Avoid This Biotech Stock
Editor's note: This article is a stock pitch made by a member on CAPS, The Motley Fool's free investing community. The pitch is published UNEDITED and is the opinion of the CAPS member whose pitch it is, in this case:zzlangerhans.
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|Company||Ligand Pharmaceuticals (NAS: LGND)|
|Stock Price at Underperform Recommendation||$16.71|
Ligand Pharmaceuticals Profile
|CAPS Rating (out of 5)||**|
|Headquarters||La Jolla, Calif.|
|Market Cap||$352 million|
Sources: S&P Capital IQ, Yahoo! Finance, and Motley Fool CAPS.
This week's pitch:
I used to think that Ligand was a well-run and productive operation, successfully progressing drugs through early stages of development and then licensing or partnering them with large pharmaceutical companies. I looked past their weak quarterly revenues and the opacity of their partnership agreements, figuring that it would be only a matter of time before everything came together and they became cash flow positive.
In 2012, I've come to the conclusion that Ligand is more like a schizoaffective chimpanzee with a box of Godiva chocolates. They take a bite of one, and throw it on the floor. Take a bite of another, throw it at another chimpanzee. Take another one and mash it into their fur. The company seems to have an unending appetite for new pipeline projects, mostly picked up from other failed small pharmas, yet none ever translate into significant revenues. During the time I've been following the company, Ligand has taken over Metabasis, Neurogen, and Pharmacopeia with very little to show for it.
The latetst acquisition was of privately held Cydex and their Captisol drug formulation technology for 36M and contingent payments. Despite the cheap price, captisol compounds have now almost completely taken over Ligand's PR to the virtual exclusion of older projects such as Promacta and bazidoxifene. The final straw for me with Ligand came when the company proudly announced a partnership with Retrophin for DARA for 1M up front plus undisclosed milestones and royalties. There are so many things wrong with this deal, it's hard to list them with a straight face.
First of all, there's no objective evidence that Retrophin has any real operations. The CEO is Martin Shkreli, better known for running hedge fund MSMB Capital Management and penning tongue-in-cheek (and often painfully accurate) dissections of small biotech companies to support his fund's short positions. Shkreli's fund made a buyout bid for Amag Pharmaceuticals last year which was essentially disregarded. I've got nothing against Shkreli, but I suspect Retrophin is some form of sockpuppet he's created to hold biotech assets and possibly sell them a later date, without making any genuine effort to further their development himself. DARA was the main asset of the Ligand's Pharmacopeia acquisition in 2008. So Ligand paid 70M for DARA, and is now selling it for 1M. Good deal. Meanwhile, it seems unlikely any milestone and royalty payments will be coming from Retrophin.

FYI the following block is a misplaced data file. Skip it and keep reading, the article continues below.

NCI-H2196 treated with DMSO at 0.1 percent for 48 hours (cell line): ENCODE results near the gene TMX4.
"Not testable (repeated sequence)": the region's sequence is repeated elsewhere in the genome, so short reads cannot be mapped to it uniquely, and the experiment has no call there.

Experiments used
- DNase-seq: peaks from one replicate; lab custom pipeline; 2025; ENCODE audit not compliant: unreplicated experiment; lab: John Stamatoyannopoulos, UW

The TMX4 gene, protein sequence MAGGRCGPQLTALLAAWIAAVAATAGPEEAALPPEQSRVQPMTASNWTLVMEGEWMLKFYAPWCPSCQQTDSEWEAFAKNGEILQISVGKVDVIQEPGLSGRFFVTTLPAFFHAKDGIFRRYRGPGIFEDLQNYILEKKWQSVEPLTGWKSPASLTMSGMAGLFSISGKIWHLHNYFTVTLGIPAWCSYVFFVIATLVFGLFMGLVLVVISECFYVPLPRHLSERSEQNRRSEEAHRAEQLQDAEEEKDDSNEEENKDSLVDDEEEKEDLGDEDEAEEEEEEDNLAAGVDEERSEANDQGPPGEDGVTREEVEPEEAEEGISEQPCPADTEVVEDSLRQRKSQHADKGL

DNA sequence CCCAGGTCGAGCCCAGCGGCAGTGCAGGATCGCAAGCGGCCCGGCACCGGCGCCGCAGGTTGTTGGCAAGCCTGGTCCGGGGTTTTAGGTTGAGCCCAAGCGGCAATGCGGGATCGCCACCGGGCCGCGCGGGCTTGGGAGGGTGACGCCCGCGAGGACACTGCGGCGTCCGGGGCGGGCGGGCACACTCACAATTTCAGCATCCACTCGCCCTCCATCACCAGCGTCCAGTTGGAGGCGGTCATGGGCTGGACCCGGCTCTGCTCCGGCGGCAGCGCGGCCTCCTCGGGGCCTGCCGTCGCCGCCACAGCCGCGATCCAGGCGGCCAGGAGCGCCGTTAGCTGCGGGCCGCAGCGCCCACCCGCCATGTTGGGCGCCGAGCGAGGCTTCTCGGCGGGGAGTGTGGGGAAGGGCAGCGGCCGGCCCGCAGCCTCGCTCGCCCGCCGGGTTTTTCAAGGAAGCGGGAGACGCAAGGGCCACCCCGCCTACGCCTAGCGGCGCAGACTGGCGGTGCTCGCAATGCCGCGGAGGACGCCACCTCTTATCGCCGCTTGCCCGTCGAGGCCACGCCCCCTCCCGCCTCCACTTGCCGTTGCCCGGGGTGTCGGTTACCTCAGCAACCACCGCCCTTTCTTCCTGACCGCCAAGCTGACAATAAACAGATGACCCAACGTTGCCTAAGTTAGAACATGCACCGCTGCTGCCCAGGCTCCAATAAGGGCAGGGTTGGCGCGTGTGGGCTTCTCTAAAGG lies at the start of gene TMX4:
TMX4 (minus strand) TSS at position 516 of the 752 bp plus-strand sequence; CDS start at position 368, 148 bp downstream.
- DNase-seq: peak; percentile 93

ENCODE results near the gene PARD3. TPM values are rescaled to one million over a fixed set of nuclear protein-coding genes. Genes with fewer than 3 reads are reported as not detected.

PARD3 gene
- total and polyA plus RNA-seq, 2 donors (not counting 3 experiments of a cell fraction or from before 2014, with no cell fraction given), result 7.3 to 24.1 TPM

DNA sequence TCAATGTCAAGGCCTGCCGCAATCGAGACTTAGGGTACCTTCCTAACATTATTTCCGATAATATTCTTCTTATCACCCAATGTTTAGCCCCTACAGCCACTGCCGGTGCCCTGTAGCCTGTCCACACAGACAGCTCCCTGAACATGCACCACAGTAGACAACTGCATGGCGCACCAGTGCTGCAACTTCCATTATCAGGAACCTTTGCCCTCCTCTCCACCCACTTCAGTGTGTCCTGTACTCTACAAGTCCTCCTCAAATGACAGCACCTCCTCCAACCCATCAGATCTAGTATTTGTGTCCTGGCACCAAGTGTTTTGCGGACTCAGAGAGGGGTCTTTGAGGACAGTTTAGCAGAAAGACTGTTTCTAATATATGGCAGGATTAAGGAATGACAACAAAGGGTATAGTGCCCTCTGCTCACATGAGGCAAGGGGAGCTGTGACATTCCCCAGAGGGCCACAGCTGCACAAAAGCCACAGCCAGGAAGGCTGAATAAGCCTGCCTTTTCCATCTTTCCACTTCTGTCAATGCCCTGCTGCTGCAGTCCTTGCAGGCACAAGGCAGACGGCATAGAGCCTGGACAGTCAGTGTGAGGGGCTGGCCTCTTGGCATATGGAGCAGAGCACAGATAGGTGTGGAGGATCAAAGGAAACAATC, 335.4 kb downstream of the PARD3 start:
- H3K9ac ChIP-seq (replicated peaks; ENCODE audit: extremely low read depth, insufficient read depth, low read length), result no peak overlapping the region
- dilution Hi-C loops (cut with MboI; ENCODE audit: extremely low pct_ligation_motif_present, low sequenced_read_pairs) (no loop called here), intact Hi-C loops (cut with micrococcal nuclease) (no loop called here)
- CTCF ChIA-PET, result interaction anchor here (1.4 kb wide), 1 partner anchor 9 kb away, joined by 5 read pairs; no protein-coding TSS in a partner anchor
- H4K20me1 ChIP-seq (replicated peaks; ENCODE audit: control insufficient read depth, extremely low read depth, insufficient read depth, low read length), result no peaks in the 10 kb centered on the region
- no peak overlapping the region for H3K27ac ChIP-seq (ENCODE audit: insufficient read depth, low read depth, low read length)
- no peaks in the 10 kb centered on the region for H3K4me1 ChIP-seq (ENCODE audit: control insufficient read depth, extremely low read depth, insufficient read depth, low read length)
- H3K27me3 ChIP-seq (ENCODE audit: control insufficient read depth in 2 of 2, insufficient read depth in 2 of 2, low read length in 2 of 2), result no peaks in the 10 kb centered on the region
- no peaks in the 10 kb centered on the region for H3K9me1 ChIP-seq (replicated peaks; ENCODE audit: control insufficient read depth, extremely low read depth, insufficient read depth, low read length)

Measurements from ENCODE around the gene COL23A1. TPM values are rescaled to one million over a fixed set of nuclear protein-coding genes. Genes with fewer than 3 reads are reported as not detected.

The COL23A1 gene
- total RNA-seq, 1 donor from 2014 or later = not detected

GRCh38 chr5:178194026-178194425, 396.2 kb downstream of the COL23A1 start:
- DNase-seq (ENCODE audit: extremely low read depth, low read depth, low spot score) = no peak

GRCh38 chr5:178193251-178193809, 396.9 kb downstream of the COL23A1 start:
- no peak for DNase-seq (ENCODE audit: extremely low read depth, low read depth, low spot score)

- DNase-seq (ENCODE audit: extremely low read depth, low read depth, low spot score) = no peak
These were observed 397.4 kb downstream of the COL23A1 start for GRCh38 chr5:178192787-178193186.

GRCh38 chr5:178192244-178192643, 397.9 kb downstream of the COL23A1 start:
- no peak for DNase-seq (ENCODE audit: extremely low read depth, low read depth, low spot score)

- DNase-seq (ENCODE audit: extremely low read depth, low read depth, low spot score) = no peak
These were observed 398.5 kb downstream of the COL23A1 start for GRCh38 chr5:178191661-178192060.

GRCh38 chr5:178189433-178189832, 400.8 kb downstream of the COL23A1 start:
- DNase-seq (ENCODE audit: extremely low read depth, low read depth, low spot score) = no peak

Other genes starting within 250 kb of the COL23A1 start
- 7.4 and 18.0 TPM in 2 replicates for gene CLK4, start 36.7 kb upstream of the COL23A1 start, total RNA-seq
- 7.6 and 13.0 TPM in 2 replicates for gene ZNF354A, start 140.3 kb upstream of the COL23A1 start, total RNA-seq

I think I might buy Captisol for 1M up front and a trillion dollars in milestones and royalties, and then sit on it until I can sucker someone else into buying it for 5M. Anyone out there want to chip in?
Meanwhile, Ligand stock is rising rapidly with a market cap of 321M as of this writing. The company had 18M in cash, 30M in debt, and 2.6M in royalty revenue last quarter. Ligand makes more money selling Captisol to their partners for use in clinical trials than it does on royalties from their entire history of R&D. Hate to think what's going to happen if those trials don't end up in FDA approval of any Captisol products.
At the time this article was published The Motley Fool is investors writing for investors. Dan Dzombak did not have a position in any of the companies mentioned in this article. Pitches must be compelling, made in the past 30 days, and be at least 400 words. Try any of our Foolish newsletter services free for 30 days. We Fools may not all hold the same opinions, but we all believe that considering a diverse range of insights makes us better investors. The Motley Fool has a disclosure policy.
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